Armstrong Rubber Building, aka the Pirelli Tire Building in the USA by Marcel Breuer

Armstrong Rubber Building, aka the Pirelli Tire Building in the USA by Marcel Breuer

Iconic examples of landmark architecture might not typically be found along major highways, but this is exactly where this brutalist architecture masterpiece, designed by Marcel Breuer, has cut a recognisable figure since it was completed in 1970. Located in New Haven, Connecticut, just off of the Interstate 95, the main north-south highway running along the east coast of the United States, the concrete behemoth was first created for the Armstrong Rubber Company, a tyre manufacturer – making its location apt. Originally designed to house the company’s administrative offices as well as a research and development space, Breuer’s sculptural concrete building is interrupted by a void of negative space. This was intended to help buffer and reduce sound for the offices above from the research labs below. It was finished with a façade created from pre-cast concrete panels that offer shade and protection from glare, while creating a dynamic visual tension. The building, which was bought by Pirelli in 1988 as its North American headquarters, was added to Connecticut’s State Register of Historic Places in 2000.Photography: Bruce Redman Becker, FAIA. Additional writing: Pei-Ru Keh. Read More

Flying Saucer, Sharjah

Flying Saucer, has been given a new lease of life, via a renovation courtesy of the Sharjah

The ‘Flying Saucer’ is one of Sharjah’s key Brutalist architecture landmarks. The round, striking building, which was originally constructed in the 1970s and opened in 1978 as a mixed use structure, was acquired by the Sharjah Art Foundation (SAF) in 2012. Then in a state of disrepair, it has now been given a new lease of life through a thorough renovation by the foundation and architect Mona El Mousfy of SpaceContinuum Design Studio. While the structure was originally conceived to house a one-stop-shop restaurant, newsstand, tobacconist, gift shop, patisserie and delicatessen, after the restoration and redesign, the Flying Saucer is reimagined as an art and community space with a café, library, courtyard and activity spaces. Photography: courtesy of Sharjah Art Foundation. Read more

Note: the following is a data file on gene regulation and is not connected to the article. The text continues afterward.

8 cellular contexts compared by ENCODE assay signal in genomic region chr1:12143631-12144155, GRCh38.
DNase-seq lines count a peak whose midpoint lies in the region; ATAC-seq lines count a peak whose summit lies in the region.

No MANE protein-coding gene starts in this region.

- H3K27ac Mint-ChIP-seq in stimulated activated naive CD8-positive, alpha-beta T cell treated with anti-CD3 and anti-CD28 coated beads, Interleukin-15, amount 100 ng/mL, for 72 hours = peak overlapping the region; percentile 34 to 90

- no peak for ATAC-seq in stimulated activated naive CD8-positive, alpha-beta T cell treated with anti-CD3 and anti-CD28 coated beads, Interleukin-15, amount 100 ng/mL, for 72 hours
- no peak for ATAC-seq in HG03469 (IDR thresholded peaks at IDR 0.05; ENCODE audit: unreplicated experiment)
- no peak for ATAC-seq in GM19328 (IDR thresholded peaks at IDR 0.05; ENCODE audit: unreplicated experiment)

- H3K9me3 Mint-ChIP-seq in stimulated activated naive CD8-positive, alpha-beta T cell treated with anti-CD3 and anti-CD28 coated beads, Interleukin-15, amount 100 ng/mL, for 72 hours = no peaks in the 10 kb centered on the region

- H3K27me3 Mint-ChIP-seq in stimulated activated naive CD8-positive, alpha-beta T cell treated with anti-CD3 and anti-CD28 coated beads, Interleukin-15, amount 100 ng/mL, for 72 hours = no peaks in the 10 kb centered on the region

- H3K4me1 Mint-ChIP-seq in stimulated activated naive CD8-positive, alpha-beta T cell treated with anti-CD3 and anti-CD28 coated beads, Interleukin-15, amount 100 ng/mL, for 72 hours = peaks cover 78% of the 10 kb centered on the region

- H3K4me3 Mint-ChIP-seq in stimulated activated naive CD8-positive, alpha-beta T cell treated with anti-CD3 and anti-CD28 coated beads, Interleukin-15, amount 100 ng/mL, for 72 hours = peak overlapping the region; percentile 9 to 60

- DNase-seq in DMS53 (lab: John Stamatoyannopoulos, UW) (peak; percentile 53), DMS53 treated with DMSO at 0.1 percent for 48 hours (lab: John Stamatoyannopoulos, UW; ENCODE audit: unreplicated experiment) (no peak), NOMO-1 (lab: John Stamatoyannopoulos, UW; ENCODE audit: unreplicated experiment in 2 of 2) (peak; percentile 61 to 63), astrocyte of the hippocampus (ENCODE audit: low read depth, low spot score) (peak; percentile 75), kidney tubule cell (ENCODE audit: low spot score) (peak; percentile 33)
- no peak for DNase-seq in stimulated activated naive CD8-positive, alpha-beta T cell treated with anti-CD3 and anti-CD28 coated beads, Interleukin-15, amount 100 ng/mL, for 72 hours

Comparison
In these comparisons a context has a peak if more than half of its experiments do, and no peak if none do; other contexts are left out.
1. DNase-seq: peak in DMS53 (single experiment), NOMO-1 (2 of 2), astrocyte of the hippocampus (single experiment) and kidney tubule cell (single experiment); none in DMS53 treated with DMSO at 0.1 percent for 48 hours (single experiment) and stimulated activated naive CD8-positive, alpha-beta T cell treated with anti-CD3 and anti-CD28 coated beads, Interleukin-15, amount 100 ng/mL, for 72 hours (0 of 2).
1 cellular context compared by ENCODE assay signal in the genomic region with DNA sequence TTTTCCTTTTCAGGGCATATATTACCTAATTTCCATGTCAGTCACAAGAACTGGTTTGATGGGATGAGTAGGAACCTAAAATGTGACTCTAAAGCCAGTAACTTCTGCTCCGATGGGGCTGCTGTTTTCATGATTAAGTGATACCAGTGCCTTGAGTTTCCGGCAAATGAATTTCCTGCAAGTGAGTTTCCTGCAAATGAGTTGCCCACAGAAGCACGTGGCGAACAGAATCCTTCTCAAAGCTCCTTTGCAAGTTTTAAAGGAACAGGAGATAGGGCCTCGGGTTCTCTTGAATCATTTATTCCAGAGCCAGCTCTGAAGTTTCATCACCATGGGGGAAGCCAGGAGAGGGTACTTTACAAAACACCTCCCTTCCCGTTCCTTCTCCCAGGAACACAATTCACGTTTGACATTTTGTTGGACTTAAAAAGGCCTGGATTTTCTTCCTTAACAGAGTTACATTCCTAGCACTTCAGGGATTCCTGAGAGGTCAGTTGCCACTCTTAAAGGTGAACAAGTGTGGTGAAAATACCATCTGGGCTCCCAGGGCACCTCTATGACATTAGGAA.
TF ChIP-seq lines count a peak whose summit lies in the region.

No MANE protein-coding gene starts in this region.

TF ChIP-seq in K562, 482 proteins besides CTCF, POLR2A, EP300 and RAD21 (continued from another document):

Boston City Hall, 1969, by Michael McKinnell of Kallmann McKinnell & Knowles

Boston City Hall, 1969, by Michael McKinnell of Kallmann McKinnell & Knowles

Few buildings have been more controversial than those belonging to the brutalist genre; and Boston City Hall is no exception. When its concrete block volumes were unveiled on the 10 February 1969, the launch was underscored by as much fanfare as criticism. Yet, it has now become a much-loved landmark of contemporary architecture, recognised as one of the brutalist movement’s most significant expressions. And the striking building has just marked the 50th anniversary of its grand launch. Designed by Michael McKinnell of Kallmann McKinnell & Knowles, the Boston City Hall was part of the area’s greater government complex redesign and was created following an international competition. The structure is dramatic, featuring cantilevered elements and a highly articulated concrete facade that is instantly recognisable. The Boston City Hall in Massachusetts, USA, by Kallmann, McKinnell & Knowles  has recently celebrated the 50th anniversary from its opening. Photography: Mark Pasnik, as published in ‘Heroic: Concrete Architecture and the New Boston’ (Monacelli Press) Read More